Information for migrants: How to approach a New Zealand employer for a job
Understanding New Zealand (Kiwi) culture and knowing how to talk to employers will help you make the most of job opportunities when they happen.
Understanding New Zealand (Kiwi) culture and how to talk to employers will put you in an excellent position to make the most of job opportunities when they happen.
The Kiwi way of life
If you’ve already worked in a Kiwi workplace you’ll know New Zealanders are problem-solvers and innovators who are good at working creatively with limited resources. Perhaps you already have some Kiwi friends who can help you understand the dos and don’ts of Kiwi culture.
Tips for talking to Kiwi employers:
- Be ready to work in small teams. The average size of New Zealand businesses is fewer than 14 employees, so expect to help your colleagues in lots of ways in your new workplace.
- If language is a barrier, consider taking some additional language training. Employers won’t want to employ someone who can’t communicate effectively with customers or work colleagues.
- Be ready for unique Kiwi humour. It’s something that may be a struggle to understand at first, but once you get the hang of it, you’ll feel more like a local.
- Don’t be afraid to speak your mind in a polite way. Kiwi employers appreciate employees who are not afraid to offer constructive feedback or ideas.
How to connect
Making that first step to connect with an employer is an important step in your quest for a job. A discussion could begin with them on LinkedIn, over the phone or by email.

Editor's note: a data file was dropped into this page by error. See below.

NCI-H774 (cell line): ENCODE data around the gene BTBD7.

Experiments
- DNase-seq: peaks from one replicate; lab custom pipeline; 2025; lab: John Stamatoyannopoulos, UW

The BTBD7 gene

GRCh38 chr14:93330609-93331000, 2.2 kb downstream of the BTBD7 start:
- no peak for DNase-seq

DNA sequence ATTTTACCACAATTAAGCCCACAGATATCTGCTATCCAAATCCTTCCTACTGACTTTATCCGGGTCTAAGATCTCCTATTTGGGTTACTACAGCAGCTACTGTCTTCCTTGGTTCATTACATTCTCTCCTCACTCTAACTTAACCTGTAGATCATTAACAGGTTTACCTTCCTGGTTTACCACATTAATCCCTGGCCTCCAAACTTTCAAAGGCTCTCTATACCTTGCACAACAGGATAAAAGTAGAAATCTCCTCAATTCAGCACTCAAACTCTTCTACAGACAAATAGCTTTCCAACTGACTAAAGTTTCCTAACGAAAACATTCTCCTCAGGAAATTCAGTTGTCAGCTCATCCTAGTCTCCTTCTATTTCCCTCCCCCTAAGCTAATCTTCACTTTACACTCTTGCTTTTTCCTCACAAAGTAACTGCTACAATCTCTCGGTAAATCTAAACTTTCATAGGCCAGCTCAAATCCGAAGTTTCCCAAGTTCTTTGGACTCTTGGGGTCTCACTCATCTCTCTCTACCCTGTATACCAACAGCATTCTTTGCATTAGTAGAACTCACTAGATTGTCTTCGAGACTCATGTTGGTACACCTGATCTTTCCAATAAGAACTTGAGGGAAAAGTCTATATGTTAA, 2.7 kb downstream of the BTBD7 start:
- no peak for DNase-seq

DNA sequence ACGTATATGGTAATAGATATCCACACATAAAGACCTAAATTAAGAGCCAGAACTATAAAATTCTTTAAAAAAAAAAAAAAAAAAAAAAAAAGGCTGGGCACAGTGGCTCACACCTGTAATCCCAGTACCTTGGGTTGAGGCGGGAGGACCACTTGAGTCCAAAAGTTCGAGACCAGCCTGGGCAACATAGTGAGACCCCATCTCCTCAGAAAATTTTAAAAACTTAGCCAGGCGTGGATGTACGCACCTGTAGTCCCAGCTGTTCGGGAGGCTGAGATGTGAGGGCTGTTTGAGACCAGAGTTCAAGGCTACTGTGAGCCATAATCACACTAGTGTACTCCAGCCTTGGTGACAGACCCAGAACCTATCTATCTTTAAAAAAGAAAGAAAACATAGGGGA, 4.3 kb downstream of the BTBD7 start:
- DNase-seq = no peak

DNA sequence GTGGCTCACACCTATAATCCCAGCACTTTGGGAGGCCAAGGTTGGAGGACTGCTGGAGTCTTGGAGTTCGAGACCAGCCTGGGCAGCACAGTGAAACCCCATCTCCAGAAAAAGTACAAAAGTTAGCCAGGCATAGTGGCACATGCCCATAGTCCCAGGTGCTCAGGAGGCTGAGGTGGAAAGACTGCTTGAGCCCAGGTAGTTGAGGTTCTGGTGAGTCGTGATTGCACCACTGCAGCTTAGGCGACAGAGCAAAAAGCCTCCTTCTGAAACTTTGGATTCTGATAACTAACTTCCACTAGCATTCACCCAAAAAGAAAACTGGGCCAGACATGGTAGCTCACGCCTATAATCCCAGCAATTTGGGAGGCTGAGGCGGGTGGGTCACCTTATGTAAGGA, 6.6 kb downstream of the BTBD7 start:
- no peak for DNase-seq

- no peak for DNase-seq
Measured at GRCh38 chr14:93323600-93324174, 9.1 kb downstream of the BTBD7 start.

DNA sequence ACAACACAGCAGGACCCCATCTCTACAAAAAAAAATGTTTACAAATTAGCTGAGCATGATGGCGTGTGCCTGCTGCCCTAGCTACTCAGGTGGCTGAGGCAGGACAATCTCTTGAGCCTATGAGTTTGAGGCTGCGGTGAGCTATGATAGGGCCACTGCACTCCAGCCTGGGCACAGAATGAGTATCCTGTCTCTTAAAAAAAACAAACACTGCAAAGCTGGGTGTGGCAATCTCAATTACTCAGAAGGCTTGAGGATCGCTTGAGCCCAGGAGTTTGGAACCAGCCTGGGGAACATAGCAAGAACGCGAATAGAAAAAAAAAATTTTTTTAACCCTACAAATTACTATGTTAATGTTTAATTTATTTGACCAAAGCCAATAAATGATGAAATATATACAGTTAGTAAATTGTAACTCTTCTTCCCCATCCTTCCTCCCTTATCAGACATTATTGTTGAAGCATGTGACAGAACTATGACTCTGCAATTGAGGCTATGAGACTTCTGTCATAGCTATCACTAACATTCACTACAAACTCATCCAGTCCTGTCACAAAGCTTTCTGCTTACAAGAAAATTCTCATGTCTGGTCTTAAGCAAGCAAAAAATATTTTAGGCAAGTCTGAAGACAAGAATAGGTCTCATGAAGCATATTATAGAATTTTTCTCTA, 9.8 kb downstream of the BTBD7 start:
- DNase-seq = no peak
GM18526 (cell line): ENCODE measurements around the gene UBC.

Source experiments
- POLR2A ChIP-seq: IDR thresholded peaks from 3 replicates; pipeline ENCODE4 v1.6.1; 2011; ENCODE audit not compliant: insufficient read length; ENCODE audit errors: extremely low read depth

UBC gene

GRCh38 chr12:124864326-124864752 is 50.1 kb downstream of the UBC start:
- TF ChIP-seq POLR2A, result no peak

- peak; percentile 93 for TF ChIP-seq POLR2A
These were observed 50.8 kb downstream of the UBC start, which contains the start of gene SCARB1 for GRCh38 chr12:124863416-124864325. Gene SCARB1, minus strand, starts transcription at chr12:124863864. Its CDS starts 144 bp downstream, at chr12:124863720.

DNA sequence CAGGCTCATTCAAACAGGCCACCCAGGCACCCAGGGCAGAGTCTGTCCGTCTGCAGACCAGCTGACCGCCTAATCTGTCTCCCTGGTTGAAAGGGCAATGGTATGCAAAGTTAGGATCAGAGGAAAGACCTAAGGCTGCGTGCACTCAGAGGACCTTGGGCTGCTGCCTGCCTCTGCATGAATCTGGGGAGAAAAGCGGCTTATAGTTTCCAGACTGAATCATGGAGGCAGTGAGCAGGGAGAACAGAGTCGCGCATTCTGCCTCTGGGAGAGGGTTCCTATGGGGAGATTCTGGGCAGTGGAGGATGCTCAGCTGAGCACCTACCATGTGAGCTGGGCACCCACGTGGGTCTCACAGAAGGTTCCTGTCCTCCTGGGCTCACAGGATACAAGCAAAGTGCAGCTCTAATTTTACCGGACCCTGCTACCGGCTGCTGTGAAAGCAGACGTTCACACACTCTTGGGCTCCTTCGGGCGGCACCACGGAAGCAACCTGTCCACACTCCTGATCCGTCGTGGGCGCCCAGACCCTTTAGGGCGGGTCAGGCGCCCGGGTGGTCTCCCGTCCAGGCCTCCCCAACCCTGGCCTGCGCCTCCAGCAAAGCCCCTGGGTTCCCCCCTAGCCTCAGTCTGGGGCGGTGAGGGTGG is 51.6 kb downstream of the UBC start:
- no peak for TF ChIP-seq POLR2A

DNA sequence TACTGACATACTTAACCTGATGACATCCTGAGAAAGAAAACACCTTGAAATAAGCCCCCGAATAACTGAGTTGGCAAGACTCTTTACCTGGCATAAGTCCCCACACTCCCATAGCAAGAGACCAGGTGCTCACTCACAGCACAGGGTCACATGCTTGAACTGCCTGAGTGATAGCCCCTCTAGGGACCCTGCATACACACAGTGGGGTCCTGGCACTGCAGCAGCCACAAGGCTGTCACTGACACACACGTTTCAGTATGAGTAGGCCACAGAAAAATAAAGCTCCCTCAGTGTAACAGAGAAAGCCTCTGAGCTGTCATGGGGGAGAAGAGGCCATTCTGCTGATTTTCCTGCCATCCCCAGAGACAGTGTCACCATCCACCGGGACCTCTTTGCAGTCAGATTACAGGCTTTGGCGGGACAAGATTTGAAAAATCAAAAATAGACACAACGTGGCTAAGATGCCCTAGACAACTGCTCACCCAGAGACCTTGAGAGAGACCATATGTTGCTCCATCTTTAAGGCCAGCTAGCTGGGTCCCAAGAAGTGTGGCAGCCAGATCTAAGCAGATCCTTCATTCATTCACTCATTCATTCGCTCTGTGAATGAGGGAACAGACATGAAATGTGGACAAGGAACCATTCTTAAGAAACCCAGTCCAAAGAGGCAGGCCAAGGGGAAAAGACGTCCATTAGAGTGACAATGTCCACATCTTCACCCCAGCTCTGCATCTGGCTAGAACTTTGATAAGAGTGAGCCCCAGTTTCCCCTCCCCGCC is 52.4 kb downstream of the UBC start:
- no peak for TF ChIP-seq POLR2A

After you’ve made contact you’ll still need to be prepared to meet with them face-to-face to build their trust and confidence in you. They will want to understand what you’ve previously done in your work life, including your skills, experience and industry knowledge.
Tips for connecting with an employer:
- An employer may ask you to meet for coffee or meet at their office. You should treat even a coffee meeting like an interview. Follow normal business behaviour when you meet up, and only talk informally if the employer does.
- Practise an “elevator pitch” to deliver to potential employers. In 30 seconds or less tell them what you’ve done for work, who you’ve worked for and what your best achievements are in your career. Include some general comments about how you can help them with their business and deliver value.
- Kiwi employers appreciate problem solving and innovation – be prepared for questions that require you to provide practical answers, ideas or solutions.
Work Connect programme
Work Connect is a free 10-hour programme to help skilled migrants, partners of skilled migrants and international student graduates (Level 7 and above) prepare for the New Zealand job market.
Work Connect supports participants with personalised coaching and mentoring to help them find a job that suits their skills, experience and qualifications.
Eligibility criteria apply. Find out more and apply now.
Updated 23 Jan 2019